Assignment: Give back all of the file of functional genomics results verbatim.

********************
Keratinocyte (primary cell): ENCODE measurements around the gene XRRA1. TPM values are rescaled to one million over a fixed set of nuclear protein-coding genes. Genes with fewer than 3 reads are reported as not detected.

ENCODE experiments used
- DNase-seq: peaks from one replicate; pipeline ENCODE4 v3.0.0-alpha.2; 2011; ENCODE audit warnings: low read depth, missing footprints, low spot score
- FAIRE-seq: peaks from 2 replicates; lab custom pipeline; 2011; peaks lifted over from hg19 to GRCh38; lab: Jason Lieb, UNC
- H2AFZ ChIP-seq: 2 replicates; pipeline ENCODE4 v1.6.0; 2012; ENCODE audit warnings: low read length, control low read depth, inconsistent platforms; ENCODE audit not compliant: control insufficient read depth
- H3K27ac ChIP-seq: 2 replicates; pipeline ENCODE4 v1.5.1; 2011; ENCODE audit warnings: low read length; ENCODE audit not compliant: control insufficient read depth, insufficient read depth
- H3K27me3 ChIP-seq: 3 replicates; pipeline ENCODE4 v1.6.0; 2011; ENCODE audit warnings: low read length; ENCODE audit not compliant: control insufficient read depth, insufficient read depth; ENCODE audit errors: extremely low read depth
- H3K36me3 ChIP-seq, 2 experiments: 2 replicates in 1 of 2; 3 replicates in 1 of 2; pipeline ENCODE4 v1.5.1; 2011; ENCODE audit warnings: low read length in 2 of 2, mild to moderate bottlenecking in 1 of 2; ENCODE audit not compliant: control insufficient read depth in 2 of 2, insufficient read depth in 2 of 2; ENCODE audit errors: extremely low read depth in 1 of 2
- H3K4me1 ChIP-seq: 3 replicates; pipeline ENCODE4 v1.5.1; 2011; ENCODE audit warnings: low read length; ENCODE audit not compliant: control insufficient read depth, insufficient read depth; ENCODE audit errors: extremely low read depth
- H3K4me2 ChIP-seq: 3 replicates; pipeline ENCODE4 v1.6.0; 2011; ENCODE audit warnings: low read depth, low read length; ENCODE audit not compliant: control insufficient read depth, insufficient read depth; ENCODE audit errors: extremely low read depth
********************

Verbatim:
Keratinocyte (primary cell): ENCODE measurements around the gene XRRA1. TPM values are rescaled to one million over a fixed set of nuclear protein-coding genes. Genes with fewer than 3 reads are reported as not detected.

ENCODE experiments used
- DNase-seq: peaks from one replicate; pipeline ENCODE4 v3.0.0-alpha.2; 2011; ENCODE audit warnings: low read depth, missing footprints, low spot score
- FAIRE-seq: peaks from 2 replicates; lab custom pipeline; 2011; peaks lifted over from hg19 to GRCh38; lab: Jason Lieb, UNC
- H2AFZ ChIP-seq: 2 replicates; pipeline ENCODE4 v1.6.0; 2012; ENCODE audit warnings: low read length, control low read depth, inconsistent platforms; ENCODE audit not compliant: control insufficient read depth
- H3K27ac ChIP-seq: 2 replicates; pipeline ENCODE4 v1.5.1; 2011; ENCODE audit warnings: low read length; ENCODE audit not compliant: control insufficient read depth, insufficient read depth
- H3K27me3 ChIP-seq: 3 replicates; pipeline ENCODE4 v1.6.0; 2011; ENCODE audit warnings: low read length; ENCODE audit not compliant: control insufficient read depth, insufficient read depth; ENCODE audit errors: extremely low read depth
- H3K36me3 ChIP-seq, 2 experiments: 2 replicates in 1 of 2; 3 replicates in 1 of 2; pipeline ENCODE4 v1.5.1; 2011; ENCODE audit warnings: low read length in 2 of 2, mild to moderate bottlenecking in 1 of 2; ENCODE audit not compliant: control insufficient read depth in 2 of 2, insufficient read depth in 2 of 2; ENCODE audit errors: extremely low read depth in 1 of 2
- H3K4me1 ChIP-seq: 3 replicates; pipeline ENCODE4 v1.5.1; 2011; ENCODE audit warnings: low read length; ENCODE audit not compliant: control insufficient read depth, insufficient read depth; ENCODE audit errors: extremely low read depth
- H3K4me2 ChIP-seq: 3 replicates; pipeline ENCODE4 v1.6.0; 2011; ENCODE audit warnings: low read depth, low read length; ENCODE audit not compliant: control insufficient read depth, insufficient read depth; ENCODE audit errors: extremely low read depth